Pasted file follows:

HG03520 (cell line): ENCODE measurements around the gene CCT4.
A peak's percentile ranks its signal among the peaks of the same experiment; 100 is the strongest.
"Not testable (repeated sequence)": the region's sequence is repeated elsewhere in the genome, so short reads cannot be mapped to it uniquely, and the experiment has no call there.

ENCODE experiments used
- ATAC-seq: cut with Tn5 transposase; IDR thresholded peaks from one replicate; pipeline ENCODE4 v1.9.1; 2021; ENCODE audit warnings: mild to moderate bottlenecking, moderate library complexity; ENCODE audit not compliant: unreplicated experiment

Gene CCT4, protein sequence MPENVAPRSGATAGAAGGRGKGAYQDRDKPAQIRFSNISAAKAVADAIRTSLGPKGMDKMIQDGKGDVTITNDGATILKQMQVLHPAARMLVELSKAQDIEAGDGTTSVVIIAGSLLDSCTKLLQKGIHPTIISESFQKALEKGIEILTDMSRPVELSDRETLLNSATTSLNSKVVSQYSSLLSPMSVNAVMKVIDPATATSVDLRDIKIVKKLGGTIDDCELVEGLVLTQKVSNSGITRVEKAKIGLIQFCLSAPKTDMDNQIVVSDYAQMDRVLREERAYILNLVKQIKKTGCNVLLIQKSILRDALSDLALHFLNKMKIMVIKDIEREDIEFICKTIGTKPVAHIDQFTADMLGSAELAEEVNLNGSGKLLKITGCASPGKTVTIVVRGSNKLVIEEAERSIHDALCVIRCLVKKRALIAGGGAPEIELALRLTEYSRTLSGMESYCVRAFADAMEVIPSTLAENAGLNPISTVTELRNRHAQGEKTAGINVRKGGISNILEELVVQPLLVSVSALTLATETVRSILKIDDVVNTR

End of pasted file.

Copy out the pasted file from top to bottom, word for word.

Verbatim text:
HG03520 (cell line): ENCODE measurements around the gene CCT4.
A peak's percentile ranks its signal among the peaks of the same experiment; 100 is the strongest.
"Not testable (repeated sequence)": the region's sequence is repeated elsewhere in the genome, so short reads cannot be mapped to it uniquely, and the experiment has no call there.

ENCODE experiments used
- ATAC-seq: cut with Tn5 transposase; IDR thresholded peaks from one replicate; pipeline ENCODE4 v1.9.1; 2021; ENCODE audit warnings: mild to moderate bottlenecking, moderate library complexity; ENCODE audit not compliant: unreplicated experiment

Gene CCT4, protein sequence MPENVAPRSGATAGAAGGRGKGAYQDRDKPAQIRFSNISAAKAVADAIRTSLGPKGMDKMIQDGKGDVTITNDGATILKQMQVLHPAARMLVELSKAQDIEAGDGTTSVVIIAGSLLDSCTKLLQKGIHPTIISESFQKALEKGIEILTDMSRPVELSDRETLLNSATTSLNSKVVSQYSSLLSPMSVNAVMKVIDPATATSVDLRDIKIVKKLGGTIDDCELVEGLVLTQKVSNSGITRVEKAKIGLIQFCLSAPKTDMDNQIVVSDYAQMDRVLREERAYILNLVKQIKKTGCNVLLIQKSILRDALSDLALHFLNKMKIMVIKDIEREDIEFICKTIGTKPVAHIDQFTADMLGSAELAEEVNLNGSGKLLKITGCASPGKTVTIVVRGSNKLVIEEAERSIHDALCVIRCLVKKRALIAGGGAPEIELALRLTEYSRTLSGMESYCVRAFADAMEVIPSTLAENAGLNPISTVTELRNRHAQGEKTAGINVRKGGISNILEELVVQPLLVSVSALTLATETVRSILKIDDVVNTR